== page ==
Trip Highlights: Africa
Our Tanzania, Africa trip took a bit more preparation than our other adventures, as we were required to obtain a visa, several inoculations and a multitude of preventative medications, for such things as malaria and altitude sickness. The itinerary for this trip included both a Serengeti safari and a hike to the top of Mt. Kilimanjaro. Most itineraries of this type begin with the hike, however, we felt our 24 hour flight to the Kilimanjaro International Airport would best be followed first by the more leisurely safari. This allowed us time to relax and get acclimated to the time zone before we began the more rigorous hike up the mountain.
From the airport we traveled through the thriving city of Arusha where we left the main road and immediately became immersed in the native culture. We got a glimpse of the lives of the indigenous people as they went about their daily routines. The narrrow rutted roads were lined with shanty houses built of mud and sticks with the occasional higher-end home with a corrugated metal roof. Eventually, we arrived at a beautiful resort with a friendly staff eagerly awaiting our arrival. We spent our first full day in Arusha enjoying the grounds, and getting to know the area.
Our safari adventure began the next day in a Land Rover equipped with pop up roofs above each bench seat, ensuring every one of us had an unobstructed view. Our guide was incredibly knowledgeable about the country’s history, as well as the various native cultures, animals, flora and fauna. He was also astute at following the sounds of the area, getting us in excellent viewing range to a variety of wildlife including baboons, hippos, giraffes, lions, zebras, wildebeest, elephants and more.
The safari also included a visited to a Masai village, where we were personally greeted by the chief. The village consisted of several small structures made of sticks and mud. The homes were only big enough to accommodate a small sleeping area for mother and children and a cooking hearth in the middle. The people of the village seemed as intrigued by us as we were with them.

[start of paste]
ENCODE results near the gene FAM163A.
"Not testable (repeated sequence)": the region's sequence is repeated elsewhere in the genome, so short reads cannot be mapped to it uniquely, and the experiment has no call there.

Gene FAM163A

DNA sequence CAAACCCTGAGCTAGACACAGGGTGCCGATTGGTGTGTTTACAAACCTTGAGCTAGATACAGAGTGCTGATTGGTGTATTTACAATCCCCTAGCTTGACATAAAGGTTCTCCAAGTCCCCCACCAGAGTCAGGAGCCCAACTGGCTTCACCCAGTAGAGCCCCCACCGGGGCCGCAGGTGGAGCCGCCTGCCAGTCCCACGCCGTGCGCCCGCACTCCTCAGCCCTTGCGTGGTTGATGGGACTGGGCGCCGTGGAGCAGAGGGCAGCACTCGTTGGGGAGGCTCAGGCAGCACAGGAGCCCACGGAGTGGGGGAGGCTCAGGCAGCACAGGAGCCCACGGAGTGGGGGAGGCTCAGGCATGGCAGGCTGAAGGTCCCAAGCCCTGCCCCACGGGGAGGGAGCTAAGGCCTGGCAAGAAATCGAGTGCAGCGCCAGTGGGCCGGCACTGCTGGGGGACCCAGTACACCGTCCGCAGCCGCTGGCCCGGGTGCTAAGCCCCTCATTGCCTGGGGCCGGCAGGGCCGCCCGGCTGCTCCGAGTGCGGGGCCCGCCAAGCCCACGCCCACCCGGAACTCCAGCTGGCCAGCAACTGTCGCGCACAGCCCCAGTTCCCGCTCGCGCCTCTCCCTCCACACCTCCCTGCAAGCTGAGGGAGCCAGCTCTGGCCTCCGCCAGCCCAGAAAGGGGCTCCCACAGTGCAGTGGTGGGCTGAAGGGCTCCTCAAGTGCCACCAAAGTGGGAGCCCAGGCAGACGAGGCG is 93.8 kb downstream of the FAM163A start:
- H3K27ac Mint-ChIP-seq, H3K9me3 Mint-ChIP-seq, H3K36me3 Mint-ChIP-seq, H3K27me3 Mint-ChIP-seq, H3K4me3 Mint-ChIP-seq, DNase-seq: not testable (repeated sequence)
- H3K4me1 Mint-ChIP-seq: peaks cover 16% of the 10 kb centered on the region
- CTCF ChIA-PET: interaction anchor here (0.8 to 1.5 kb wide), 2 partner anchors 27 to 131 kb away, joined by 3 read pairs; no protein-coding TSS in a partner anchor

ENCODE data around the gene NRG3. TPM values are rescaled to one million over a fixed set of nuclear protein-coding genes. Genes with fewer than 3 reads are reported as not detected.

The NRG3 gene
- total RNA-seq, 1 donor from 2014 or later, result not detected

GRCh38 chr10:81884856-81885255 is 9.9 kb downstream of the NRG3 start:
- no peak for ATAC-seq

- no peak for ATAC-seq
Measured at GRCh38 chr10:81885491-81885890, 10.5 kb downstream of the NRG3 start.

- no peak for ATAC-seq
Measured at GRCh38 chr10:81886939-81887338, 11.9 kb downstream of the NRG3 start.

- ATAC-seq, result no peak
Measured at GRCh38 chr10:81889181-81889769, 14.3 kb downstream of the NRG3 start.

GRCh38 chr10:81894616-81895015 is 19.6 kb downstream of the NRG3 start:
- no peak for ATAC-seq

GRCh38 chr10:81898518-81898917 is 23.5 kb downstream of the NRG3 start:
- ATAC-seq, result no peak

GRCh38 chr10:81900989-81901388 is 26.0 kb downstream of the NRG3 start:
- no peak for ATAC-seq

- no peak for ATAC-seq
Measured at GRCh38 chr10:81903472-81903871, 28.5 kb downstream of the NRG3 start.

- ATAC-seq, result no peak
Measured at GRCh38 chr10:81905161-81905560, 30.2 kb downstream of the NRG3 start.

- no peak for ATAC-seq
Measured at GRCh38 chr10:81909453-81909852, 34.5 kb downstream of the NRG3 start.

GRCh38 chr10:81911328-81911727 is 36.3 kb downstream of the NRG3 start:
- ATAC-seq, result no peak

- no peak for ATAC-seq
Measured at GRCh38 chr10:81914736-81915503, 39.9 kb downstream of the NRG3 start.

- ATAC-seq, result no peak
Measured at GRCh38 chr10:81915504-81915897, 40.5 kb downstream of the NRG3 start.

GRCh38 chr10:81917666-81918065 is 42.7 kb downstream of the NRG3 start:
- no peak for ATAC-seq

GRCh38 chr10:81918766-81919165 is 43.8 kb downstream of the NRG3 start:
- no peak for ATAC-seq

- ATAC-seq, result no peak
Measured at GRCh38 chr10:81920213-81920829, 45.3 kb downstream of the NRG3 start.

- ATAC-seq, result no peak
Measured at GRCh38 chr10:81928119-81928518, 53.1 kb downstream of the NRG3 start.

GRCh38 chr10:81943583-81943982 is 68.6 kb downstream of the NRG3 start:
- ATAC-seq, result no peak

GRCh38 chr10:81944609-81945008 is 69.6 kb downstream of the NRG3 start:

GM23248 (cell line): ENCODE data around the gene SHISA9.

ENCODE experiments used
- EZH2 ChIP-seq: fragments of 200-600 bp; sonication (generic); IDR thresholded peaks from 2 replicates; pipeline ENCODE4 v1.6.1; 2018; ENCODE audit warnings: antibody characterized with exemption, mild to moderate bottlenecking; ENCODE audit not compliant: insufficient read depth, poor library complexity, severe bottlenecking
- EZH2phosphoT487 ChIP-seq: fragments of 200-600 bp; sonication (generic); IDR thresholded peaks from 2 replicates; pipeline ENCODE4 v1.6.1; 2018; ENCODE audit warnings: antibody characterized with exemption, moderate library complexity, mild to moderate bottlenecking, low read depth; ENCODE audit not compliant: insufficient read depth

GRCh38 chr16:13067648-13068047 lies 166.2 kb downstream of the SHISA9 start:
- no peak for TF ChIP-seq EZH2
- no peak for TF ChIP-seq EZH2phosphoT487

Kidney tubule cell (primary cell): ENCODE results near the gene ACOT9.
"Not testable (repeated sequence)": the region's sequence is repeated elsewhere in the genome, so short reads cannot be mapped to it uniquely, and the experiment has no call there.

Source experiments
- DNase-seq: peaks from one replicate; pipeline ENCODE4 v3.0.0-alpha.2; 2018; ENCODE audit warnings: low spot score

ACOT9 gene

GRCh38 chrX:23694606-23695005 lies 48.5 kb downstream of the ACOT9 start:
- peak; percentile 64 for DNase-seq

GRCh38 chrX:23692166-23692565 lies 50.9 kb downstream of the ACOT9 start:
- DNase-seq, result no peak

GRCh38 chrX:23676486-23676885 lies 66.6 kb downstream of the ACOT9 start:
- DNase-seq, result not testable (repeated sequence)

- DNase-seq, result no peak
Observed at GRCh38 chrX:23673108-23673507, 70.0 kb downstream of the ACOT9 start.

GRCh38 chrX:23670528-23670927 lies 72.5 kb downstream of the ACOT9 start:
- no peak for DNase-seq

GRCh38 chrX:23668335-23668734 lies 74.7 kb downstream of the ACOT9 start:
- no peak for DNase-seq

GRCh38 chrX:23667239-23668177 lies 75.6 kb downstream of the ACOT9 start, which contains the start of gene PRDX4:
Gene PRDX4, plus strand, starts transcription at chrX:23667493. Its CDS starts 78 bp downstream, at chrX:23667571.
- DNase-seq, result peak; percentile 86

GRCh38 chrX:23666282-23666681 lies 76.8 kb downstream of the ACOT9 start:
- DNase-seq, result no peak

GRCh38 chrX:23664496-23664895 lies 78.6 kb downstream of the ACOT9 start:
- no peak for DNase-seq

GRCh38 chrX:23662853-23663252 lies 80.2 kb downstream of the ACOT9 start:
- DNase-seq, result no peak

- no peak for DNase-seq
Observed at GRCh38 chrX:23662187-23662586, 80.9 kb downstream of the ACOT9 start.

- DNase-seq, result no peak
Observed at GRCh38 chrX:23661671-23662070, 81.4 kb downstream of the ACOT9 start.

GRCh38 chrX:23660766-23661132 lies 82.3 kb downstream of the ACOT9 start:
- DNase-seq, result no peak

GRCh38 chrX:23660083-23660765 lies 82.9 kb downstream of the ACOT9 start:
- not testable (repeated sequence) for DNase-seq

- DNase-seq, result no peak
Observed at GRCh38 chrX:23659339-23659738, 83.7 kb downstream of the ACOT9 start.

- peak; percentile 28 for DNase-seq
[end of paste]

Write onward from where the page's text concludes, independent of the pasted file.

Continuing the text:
As we continued through the Serengeti we got a glimpse at the rare Kori Kori. Standing four feet tall, it is the world’s largest flying bird. On this day, bird watching topped the list of activities, as we spotted birds of every color and size imaginable. At one location, we saw a tree full of lovebirds, and at another a barren tree full of buzzards. On another day, lion sightings were abundant. We tracked a male lion back to his pride. As we positioned the Land Rover about 50 feet away, we watched the lionesses cuddle and play with their cubs.
We ended our Safari in the Ngorongoro Crater, once an active volcano, now home to the nearly extinct white rhino, and several elephants, hippos and lions as well. We also got a glimpse of hyenas, wart hogs flamingos and buzzards, too. As we left the beautiful and unforgettable Serengeti behind we began thinking about Mt. Kilimanjaro and what the second part of our African adventure would bring.
For the hike up Mt. Kilimanjaro, we chose the Marangu route, considered to be the easiest of the trails on the mountain. An added bonus on this route was that our accommodations were huts to sleep in every night instead of tents. At the trailhead, our porters (a chef, a waiter and three guides) gathered everything we would need for the next six days.
The first two days of the climb were so easy and slow we were fooled into believing the rest of the hike would be the same. However, days three through five proved to be extremely challenging. On day three, we began hiking at 12,500 feet and continued to 16,500 feet where we rested for a while and then descended to our hut at 15,500 feet. At 11 pm that evening we began our final ascent to the top of the mountain under clear skies and a full moon to light the way.
Our goal was to reach the top of the mountain by 6 am and be back at the hut by 9 am. Unfortunately, at 17,500 feet altitude sickness struck several members of our group. Our experienced guides were very helpful and kept us going even though we were moving very slowly. At 9 am we reached the top of Africa — 19,340 feet above sea level. It was an incredible sense of accomplishment, and a very emotional moment as well.
What took three days to ascend, only took one day to descend, which was perfect as we were all anxious to return to the luxury of our very nice resort. The next day we relaxed and enjoyed the pool before we headed for home.
Even though the Marangu route is considered the easiest—none of the trail was technical or too difficult, and we didn’t need special equipment—altitude is a great equalizer. I can’t imagine anyone who has ever hiked this trail would never call it easy. That said, we wouldn’t change anything about the trip. We found the people of Africa to be very friendly, warm and very interested in the American way of life. All of our guides had as many questions for us as we had for them. Our very first adventure turned out to be one of the most amazing trips ever, and we can’t wait to return.